By Dan Wright of Clark Nuber and Joe Wallin
Warrants can be confusing from a tax point of view. There are a couple of reasons for this. But the primary reason is probably because how a warrant is taxed is driven by the factual circumstances under which it was issued. Was it issued as part of an investment purchase transaction? Or was it issued as compensation for services rendered?
What is a Warrant Anyway?
A warrant is an agreement with a comany that entitles the holder of the warrant to purchase shares of the company, typically at a fixed price, over a set period of time (e.g., 2, 5, 7 or 10 years).
Thus, a warrant is simply an option to purchase shares, just like an employee stock option. However, warrants are not issued under a stock option or equity incentive plan. They are stand alone contracts, typically 5-10 pages in length.
Despite the fact that warrants are at some fundamental level the same thing as an employe option does not mean that the tax consequences of a warrant track the tax consequences of an employee stock option. The tax consequences can and do track if the warrant is a compensatory warrant issued for services. But if the warrant was received in connection with an investment transaction, the consequences are different.
The Taxation of the Investment Warrant
The investment warrant is a warrant received in connection with an investment into a company. The most typical example of this type of warrant is the warrant received in connection with the purchase of a convertible note. This warrant entitles the holder to purchase additional securities of the issuer. The “warrant coverage” is typically a percent of the amount invested. For example, the warrant coverage might be 25%. Meaning, that for every dollar invested, an additional $0.25 is available for the investor to purchase, pursuant to the warrant. The warrant typically has a 2 or 5 year term. So, if you invested $100,000 in a convertible note round, you would be entitled to purchase an additional $25,000 in the round, at the round’s ultimate price, at any time during the term of the warrant.
The taxation of an investment warrant is favorable. First off, a warrant issued in an investment transaction does not have to be priced at FMV, like a compensatory warrant. It can be issued for a penny a share, for example, even if the last 409A valuation of the company indicated that the FMV of the common was greater than a penny a share. And, if you ultimately exercise the warrant and there is a spread between the exercise price and the value of the shares you receive on exercise, you do not have to pay tax on the spread on exercise. The reason is that you purchased the warrant when you bought the underlying securities. It was a purchase transaction, not a compensatory transaction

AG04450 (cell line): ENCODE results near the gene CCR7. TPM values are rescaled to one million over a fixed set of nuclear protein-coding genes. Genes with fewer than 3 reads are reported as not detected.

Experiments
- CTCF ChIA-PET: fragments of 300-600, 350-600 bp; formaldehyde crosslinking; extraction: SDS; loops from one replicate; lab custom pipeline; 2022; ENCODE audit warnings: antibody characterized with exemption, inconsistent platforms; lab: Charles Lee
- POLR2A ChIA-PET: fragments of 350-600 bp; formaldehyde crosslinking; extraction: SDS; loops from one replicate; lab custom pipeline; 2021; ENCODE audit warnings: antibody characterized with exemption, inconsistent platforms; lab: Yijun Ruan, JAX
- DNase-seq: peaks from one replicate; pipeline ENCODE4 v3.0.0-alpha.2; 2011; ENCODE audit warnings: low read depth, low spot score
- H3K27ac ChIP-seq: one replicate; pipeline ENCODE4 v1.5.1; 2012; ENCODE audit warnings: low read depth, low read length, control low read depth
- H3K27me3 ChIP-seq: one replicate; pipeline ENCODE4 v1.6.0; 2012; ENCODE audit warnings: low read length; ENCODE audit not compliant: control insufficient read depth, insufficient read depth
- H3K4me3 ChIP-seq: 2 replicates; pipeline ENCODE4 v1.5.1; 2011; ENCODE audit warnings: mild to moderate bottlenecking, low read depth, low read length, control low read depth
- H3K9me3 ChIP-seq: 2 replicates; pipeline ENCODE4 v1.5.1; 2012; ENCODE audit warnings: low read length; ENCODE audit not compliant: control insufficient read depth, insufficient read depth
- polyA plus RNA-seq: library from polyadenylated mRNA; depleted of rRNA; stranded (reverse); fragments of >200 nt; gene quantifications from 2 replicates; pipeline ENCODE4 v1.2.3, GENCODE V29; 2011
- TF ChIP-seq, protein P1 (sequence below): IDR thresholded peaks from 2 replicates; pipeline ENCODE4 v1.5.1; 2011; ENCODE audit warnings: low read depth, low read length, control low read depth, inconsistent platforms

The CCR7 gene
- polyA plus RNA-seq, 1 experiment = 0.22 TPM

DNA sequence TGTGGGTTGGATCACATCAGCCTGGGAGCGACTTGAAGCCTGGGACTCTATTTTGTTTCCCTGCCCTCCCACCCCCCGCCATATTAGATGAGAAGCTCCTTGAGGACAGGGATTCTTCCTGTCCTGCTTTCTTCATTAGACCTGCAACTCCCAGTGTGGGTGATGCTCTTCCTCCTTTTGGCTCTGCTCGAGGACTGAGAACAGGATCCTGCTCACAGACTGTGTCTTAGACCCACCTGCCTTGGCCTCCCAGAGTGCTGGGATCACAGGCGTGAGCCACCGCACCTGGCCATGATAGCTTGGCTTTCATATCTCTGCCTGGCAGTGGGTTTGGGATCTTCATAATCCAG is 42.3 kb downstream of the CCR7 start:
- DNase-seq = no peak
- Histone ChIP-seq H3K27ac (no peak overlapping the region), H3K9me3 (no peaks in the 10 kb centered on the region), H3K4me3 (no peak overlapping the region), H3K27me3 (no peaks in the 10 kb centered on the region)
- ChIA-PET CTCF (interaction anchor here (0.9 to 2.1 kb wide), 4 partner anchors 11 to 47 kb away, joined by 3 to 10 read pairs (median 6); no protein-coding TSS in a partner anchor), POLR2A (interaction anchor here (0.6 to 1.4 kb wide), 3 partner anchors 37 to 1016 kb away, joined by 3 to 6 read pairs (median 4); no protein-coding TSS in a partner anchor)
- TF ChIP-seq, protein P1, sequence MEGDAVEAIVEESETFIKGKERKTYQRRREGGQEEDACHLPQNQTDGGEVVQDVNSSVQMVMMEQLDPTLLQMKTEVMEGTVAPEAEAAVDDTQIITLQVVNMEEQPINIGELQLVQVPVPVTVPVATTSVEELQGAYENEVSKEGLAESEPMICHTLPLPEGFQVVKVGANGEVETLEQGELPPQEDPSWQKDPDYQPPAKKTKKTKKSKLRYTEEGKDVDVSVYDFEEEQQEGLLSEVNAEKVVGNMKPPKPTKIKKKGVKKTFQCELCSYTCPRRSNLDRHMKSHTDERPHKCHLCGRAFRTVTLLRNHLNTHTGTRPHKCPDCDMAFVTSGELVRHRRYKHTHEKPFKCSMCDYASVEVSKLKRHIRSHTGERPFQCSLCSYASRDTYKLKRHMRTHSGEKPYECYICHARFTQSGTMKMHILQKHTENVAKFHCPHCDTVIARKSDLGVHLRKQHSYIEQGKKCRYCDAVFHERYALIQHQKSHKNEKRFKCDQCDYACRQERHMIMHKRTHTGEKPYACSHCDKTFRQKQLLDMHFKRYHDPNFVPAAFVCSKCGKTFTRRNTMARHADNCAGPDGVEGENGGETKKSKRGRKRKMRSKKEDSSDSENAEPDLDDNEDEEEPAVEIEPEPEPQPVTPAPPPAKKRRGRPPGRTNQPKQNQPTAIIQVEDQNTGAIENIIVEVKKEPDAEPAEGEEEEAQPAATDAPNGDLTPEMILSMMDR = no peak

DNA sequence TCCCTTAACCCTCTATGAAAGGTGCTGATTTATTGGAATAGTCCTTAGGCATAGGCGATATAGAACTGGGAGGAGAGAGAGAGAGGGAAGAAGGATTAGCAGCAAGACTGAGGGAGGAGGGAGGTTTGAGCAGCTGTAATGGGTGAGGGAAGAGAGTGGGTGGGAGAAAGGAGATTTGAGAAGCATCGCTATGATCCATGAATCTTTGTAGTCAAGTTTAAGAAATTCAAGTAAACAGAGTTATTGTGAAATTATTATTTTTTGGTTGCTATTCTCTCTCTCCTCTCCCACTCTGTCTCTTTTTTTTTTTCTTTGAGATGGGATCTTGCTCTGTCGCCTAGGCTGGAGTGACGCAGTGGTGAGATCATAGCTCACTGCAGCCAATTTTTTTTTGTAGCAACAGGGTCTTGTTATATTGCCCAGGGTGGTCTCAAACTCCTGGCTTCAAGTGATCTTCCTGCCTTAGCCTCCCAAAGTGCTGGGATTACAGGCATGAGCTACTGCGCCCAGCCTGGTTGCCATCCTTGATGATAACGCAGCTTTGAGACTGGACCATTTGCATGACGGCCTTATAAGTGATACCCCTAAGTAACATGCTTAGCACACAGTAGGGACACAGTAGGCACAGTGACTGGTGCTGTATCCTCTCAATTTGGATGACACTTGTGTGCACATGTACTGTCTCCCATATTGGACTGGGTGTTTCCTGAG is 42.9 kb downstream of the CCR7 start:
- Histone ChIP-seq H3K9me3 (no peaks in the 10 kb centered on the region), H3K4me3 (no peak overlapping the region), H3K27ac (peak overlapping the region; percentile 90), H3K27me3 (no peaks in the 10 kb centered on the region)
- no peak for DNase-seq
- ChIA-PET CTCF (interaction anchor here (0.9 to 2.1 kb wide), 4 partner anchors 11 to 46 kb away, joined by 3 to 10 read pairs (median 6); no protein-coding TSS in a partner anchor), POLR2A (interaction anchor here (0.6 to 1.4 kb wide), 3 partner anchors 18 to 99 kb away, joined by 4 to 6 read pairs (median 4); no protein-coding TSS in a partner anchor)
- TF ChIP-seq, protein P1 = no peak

The Taxation of the Compensatory Warrant
The compensatory warrant is a warrant issued for services. Warrants issued for services are taxed just like compensatory stock options. If you receive a compensatory warrant, you are not taxed on the receipt of the warrant as long as the warrant is priced at fair market value. When you exercise, however, any spread is taxable as ordinary income.
The labeling of rights to purchase shares issued in the compensatory context as “warrants” rather than options can cause confusion regarding the tax treatment.
Does labeling the instrument as a warrant rather than an option change its tax treatment? No. The US federal income tax tax law doesn’t care what you call a thing. What matters is the character of the payment. If the payment is compensatory in nature, then the tax consequences follow the compensatory pattern.
The IRS recently issued a Letter Ruling that relates to this issue.
Letter Ruling 201610006 describes a situation where warrants were issued in exchange for services. The warrants entitled the service provider recipient to acquire a fixed amount of shares on two future dates. The warrants did not have an “ascertainable value” upon issuance. The warrants could be canceled if the service provider failed to perform. This contingency lapsed once the warrants were exercised.
The IRS concluded that the income associated with the warrants (i.e., the excess of the FMV over the purchase price) was not required to be recognized when the warrants were issued or when the contingency lapsed (i.e., when the services were performed). Instead, the income should be recognized when the warrant rights were exercised.
While Letter Rulings cannot generally be relied upon for audit protection, the Letter Ruling provides insight into Treasury’s thinking regarding how warrants should be treated when issued to a service provider.
Don’t let the label of a thing lead you to believe it has one tax result over another.
(This blog doesn’t constitute tax or legal advice. Always consult a tax or legal advisor with respect to your particular circumstances.)